[Request #S64006]

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COLLEGE GRADUATES

"Credentialism and the Proliferation of Fake Degrees: The Employer Pretends to Need a Degree; The Employee Pretends to Have One." By Creola Johnson, Michael E. Moritz College of Law, Ohio State University. IN: Hofstra Labor and Employment Law Journal, vol. 23, no. 2 (August 2006) pp. 269-342.

Full Text at: papers.ssrn.com/sol3/papers.cfm?abstract_id=925243

[“Employers are partially responsible for the fake degree demand through the practice of credentialism -- overly relying on degrees as proof of job competency. Faced with a diminishing pool of well-paying jobs and fearing their employers are unfairly holding them back, some workers pretend to have earned degrees, purchasing them to obtain coveted jobs or promotions. This article posits that by relying on higher education credentials as proof of competency when filling low-to-moderate-skill positions, employers risk violating the Civil Rights Act to the extent that such credentials are not a business necessity and job-related and such reliance has a disparate impact on groups protected by the Act.”]

[Request #S64007]

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DISABLED WORKERS

Quality Services and Quality Jobs for Supporting Californians with Developmental Disabilities. By Carol Zabin, U.C. Berkeley Center for Labor Research and Education. (The Center, Berkeley, California) 2006. 64 p.

Full Text at: laborcenter.berkeley.edu/disabilities/disabilities_report06.pdf

["Written at the request of Senator Wesley Chesbro, this report documents the staffing crisis in developmental disabilities services in California and its effect on quality of care. Dr. Zabin forecasts that, without immediate action, there will be a dramatic exacerbation of the crisis in the years and decades to come. She proposes a professional employer organization (PEO) as a means of helping solve the staffing crisis, and outlines the possible structure and function of a viable PEO."]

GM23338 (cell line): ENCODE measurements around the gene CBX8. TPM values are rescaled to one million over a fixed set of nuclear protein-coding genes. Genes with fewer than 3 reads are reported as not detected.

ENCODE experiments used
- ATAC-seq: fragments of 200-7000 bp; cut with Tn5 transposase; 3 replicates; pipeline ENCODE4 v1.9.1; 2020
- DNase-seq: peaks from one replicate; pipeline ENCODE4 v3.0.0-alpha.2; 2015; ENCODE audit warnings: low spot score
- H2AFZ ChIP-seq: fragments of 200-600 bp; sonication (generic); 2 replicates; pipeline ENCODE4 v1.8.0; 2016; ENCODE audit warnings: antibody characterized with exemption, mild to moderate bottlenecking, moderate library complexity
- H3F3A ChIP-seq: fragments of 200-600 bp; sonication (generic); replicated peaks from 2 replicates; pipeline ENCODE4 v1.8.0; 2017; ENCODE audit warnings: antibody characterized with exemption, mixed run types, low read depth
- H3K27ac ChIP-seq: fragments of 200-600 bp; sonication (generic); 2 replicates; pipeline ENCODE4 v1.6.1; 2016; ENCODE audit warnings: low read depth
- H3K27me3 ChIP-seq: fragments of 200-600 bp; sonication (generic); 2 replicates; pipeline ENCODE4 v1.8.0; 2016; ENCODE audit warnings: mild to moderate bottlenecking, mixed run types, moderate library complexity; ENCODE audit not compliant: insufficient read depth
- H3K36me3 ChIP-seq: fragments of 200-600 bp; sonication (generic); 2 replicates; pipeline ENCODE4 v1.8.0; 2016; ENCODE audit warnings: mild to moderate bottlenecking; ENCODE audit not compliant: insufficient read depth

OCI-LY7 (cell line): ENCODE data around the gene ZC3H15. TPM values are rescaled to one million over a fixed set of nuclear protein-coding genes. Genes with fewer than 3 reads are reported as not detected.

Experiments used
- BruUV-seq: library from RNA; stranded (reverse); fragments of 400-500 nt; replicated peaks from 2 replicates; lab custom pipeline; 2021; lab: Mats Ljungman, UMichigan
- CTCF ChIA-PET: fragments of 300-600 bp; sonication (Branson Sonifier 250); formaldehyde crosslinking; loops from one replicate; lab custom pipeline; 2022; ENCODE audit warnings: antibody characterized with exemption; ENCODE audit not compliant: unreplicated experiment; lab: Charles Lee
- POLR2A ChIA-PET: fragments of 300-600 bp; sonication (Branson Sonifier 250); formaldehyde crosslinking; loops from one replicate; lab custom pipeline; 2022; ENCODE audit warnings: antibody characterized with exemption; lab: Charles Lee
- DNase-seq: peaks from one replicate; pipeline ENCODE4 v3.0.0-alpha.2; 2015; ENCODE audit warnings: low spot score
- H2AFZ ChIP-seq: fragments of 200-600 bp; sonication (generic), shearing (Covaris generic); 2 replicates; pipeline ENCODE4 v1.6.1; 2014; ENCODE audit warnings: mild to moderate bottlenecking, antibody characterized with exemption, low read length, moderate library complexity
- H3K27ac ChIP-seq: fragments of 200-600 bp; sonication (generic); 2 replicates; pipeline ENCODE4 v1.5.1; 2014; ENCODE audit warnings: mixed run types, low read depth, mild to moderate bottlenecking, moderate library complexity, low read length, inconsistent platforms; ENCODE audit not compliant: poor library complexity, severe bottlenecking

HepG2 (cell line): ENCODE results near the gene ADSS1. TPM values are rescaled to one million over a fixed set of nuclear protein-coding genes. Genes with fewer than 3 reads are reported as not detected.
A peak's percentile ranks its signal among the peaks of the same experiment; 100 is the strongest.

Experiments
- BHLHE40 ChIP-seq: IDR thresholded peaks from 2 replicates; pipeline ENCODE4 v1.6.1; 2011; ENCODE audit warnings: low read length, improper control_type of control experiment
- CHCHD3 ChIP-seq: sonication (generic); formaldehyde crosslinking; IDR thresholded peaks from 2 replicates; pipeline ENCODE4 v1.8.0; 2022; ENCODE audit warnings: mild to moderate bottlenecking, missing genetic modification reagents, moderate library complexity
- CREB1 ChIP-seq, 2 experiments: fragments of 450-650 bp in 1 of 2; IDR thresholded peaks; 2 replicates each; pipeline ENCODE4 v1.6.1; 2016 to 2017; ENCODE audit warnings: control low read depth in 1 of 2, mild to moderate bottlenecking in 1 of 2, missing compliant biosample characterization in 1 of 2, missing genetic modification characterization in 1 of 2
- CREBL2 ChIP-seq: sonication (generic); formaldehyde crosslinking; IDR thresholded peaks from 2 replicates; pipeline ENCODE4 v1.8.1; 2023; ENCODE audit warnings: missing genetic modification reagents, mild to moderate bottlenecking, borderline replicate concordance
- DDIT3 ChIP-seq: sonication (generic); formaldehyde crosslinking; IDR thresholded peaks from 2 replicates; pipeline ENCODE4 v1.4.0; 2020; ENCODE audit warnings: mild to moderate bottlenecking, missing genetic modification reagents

[Request #S64008]

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EMPLOYEE BENEFITS

2006 Workplace Vacation: Poll Findings. By Justina Victor, Society for Human Resource Management. (The Society, Alexandria, Virginia) September 2006. 37 p.

Full Text at: www.shrm.org/hrresources/surveys_published/2006%20Workplace%20Vacation%20Poll%20Findings.pdf

["Both Human Resources professionals and employees agreed that an increasing number of employees in their organizations were opting to take long weekend vacations instead of being out of the workplace for longer periods of time. Businesses that focus on high productivity and the bottom line could be encouraging workplace addiction, stressed employees and a lack of work/life balance."]

[Request #S64009]

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FLEXIBLE WORKPLACE

Getting Punched: The Job and Family Clock: It's Time for Flexible Work for Workers of All Wages. By Jodie Levin-Epstein. (Center for Law and Social Policy, Washington, DC) 2006. 32 p.

Full Text at: www.clasp.org/publications/getting_punched_fullnotes.pdf

["Get the facts on the dramatic labor market changes that result in more and more workers facing dual and dueling responsibilities -- those at work and those at home. Businesses that recognize this tension address it through responsive scheduling and paid time off; and, these businesses benefit from cost savings when they do. The report suggests 10 ways that government should get more involved in promoting responsive workplaces for workers of all wages."]

[Request #S64010]

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IMMIGRATION

Guest Worker Programs Should Include Strong Wage Protections for U.S. Workers. By Ross Eisenbrey and Monique Morrissey, Economic Policy Institute. EPI Issue Brief. No. 226. (The Institute, Washington, DC) August 10, 2006. 5 p.

Full Text at: www.epinet.org/issuebriefs/226/ib226.pdf

["The prevailing wage provision in the McCain-Kennedy bill, like similar provisions in earlier guest worker laws, is designed to prevent employers from recruiting guest workers willing to work for a wage that will adversely affect the living standards and wages of American workers. It also helps to ensure that guest workers are hired only when labor markets are tight, though it does so imperfectly since prevailing wage measures are always out of date."]